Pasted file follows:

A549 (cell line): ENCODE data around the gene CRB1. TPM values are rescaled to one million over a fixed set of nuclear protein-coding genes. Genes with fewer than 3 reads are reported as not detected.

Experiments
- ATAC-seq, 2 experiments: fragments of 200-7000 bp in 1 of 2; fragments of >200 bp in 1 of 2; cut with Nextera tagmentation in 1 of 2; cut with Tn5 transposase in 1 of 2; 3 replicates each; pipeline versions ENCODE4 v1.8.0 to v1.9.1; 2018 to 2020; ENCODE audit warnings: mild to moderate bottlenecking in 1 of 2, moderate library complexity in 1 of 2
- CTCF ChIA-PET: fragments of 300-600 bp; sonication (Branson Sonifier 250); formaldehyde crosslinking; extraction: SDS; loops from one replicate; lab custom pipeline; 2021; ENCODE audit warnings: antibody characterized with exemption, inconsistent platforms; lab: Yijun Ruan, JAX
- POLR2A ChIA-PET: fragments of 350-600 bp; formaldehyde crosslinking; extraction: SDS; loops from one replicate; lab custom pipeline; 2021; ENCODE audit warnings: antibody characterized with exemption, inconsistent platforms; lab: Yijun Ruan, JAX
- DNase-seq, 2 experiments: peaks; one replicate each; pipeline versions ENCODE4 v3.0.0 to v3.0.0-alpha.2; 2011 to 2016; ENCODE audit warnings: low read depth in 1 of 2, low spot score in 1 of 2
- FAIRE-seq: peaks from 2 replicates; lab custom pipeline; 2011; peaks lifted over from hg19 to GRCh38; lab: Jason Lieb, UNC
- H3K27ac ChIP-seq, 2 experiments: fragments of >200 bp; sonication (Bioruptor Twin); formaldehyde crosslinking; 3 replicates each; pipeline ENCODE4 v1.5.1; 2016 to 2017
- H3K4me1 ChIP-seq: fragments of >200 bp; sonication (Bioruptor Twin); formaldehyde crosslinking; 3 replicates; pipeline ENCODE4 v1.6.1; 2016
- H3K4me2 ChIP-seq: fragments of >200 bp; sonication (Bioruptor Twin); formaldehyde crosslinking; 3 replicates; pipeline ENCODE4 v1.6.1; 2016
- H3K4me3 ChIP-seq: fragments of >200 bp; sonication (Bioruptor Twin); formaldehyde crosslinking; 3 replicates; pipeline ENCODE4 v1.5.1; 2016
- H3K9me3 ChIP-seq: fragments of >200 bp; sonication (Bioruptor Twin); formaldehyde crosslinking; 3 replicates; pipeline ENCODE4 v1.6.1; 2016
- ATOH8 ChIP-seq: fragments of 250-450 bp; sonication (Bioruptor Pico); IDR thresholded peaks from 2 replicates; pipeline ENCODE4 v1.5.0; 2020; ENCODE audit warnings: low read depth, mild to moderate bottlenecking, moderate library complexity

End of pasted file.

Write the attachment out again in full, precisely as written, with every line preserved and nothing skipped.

A549 (cell line): ENCODE data around the gene CRB1. TPM values are rescaled to one million over a fixed set of nuclear protein-coding genes. Genes with fewer than 3 reads are reported as not detected.

Experiments
- ATAC-seq, 2 experiments: fragments of 200-7000 bp in 1 of 2; fragments of >200 bp in 1 of 2; cut with Nextera tagmentation in 1 of 2; cut with Tn5 transposase in 1 of 2; 3 replicates each; pipeline versions ENCODE4 v1.8.0 to v1.9.1; 2018 to 2020; ENCODE audit warnings: mild to moderate bottlenecking in 1 of 2, moderate library complexity in 1 of 2
- CTCF ChIA-PET: fragments of 300-600 bp; sonication (Branson Sonifier 250); formaldehyde crosslinking; extraction: SDS; loops from one replicate; lab custom pipeline; 2021; ENCODE audit warnings: antibody characterized with exemption, inconsistent platforms; lab: Yijun Ruan, JAX
- POLR2A ChIA-PET: fragments of 350-600 bp; formaldehyde crosslinking; extraction: SDS; loops from one replicate; lab custom pipeline; 2021; ENCODE audit warnings: antibody characterized with exemption, inconsistent platforms; lab: Yijun Ruan, JAX
- DNase-seq, 2 experiments: peaks; one replicate each; pipeline versions ENCODE4 v3.0.0 to v3.0.0-alpha.2; 2011 to 2016; ENCODE audit warnings: low read depth in 1 of 2, low spot score in 1 of 2
- FAIRE-seq: peaks from 2 replicates; lab custom pipeline; 2011; peaks lifted over from hg19 to GRCh38; lab: Jason Lieb, UNC
- H3K27ac ChIP-seq, 2 experiments: fragments of >200 bp; sonication (Bioruptor Twin); formaldehyde crosslinking; 3 replicates each; pipeline ENCODE4 v1.5.1; 2016 to 2017
- H3K4me1 ChIP-seq: fragments of >200 bp; sonication (Bioruptor Twin); formaldehyde crosslinking; 3 replicates; pipeline ENCODE4 v1.6.1; 2016
- H3K4me2 ChIP-seq: fragments of >200 bp; sonication (Bioruptor Twin); formaldehyde crosslinking; 3 replicates; pipeline ENCODE4 v1.6.1; 2016
- H3K4me3 ChIP-seq: fragments of >200 bp; sonication (Bioruptor Twin); formaldehyde crosslinking; 3 replicates; pipeline ENCODE4 v1.5.1; 2016
- H3K9me3 ChIP-seq: fragments of >200 bp; sonication (Bioruptor Twin); formaldehyde crosslinking; 3 replicates; pipeline ENCODE4 v1.6.1; 2016
- ATOH8 ChIP-seq: fragments of 250-450 bp; sonication (Bioruptor Pico); IDR thresholded peaks from 2 replicates; pipeline ENCODE4 v1.5.0; 2020; ENCODE audit warnings: low read depth, mild to moderate bottlenecking, moderate library complexity